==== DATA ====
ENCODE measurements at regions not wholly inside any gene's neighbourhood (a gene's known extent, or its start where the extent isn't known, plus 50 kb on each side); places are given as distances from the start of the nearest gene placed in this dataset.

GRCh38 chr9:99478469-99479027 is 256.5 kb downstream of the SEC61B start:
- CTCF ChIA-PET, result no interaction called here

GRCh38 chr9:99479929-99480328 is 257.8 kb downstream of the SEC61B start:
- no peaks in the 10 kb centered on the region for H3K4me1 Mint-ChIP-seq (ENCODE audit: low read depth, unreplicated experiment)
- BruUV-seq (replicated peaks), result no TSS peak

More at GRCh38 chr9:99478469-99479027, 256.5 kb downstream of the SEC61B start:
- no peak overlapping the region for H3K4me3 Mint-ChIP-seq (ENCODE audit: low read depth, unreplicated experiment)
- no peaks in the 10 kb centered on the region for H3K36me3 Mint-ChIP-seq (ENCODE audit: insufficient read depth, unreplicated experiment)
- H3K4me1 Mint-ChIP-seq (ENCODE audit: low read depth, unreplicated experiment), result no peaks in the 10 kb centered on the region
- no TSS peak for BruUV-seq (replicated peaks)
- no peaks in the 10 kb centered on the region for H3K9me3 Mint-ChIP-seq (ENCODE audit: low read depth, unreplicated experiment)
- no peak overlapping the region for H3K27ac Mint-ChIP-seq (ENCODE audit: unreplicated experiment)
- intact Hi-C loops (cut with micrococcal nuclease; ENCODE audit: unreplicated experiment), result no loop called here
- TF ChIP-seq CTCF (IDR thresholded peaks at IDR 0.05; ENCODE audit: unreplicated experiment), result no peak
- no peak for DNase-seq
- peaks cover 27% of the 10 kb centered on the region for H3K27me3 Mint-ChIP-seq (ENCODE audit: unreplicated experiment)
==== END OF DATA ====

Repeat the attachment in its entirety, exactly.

ENCODE measurements at regions not wholly inside any gene's neighbourhood (a gene's known extent, or its start where the extent isn't known, plus 50 kb on each side); places are given as distances from the start of the nearest gene placed in this dataset.

GRCh38 chr9:99478469-99479027 is 256.5 kb downstream of the SEC61B start:
- CTCF ChIA-PET, result no interaction called here

GRCh38 chr9:99479929-99480328 is 257.8 kb downstream of the SEC61B start:
- no peaks in the 10 kb centered on the region for H3K4me1 Mint-ChIP-seq (ENCODE audit: low read depth, unreplicated experiment)
- BruUV-seq (replicated peaks), result no TSS peak

More at GRCh38 chr9:99478469-99479027, 256.5 kb downstream of the SEC61B start:
- no peak overlapping the region for H3K4me3 Mint-ChIP-seq (ENCODE audit: low read depth, unreplicated experiment)
- no peaks in the 10 kb centered on the region for H3K36me3 Mint-ChIP-seq (ENCODE audit: insufficient read depth, unreplicated experiment)
- H3K4me1 Mint-ChIP-seq (ENCODE audit: low read depth, unreplicated experiment), result no peaks in the 10 kb centered on the region
- no TSS peak for BruUV-seq (replicated peaks)
- no peaks in the 10 kb centered on the region for H3K9me3 Mint-ChIP-seq (ENCODE audit: low read depth, unreplicated experiment)
- no peak overlapping the region for H3K27ac Mint-ChIP-seq (ENCODE audit: unreplicated experiment)
- intact Hi-C loops (cut with micrococcal nuclease; ENCODE audit: unreplicated experiment), result no loop called here
- TF ChIP-seq CTCF (IDR thresholded peaks at IDR 0.05; ENCODE audit: unreplicated experiment), result no peak
- no peak for DNase-seq
- peaks cover 27% of the 10 kb centered on the region for H3K27me3 Mint-ChIP-seq (ENCODE audit: unreplicated experiment)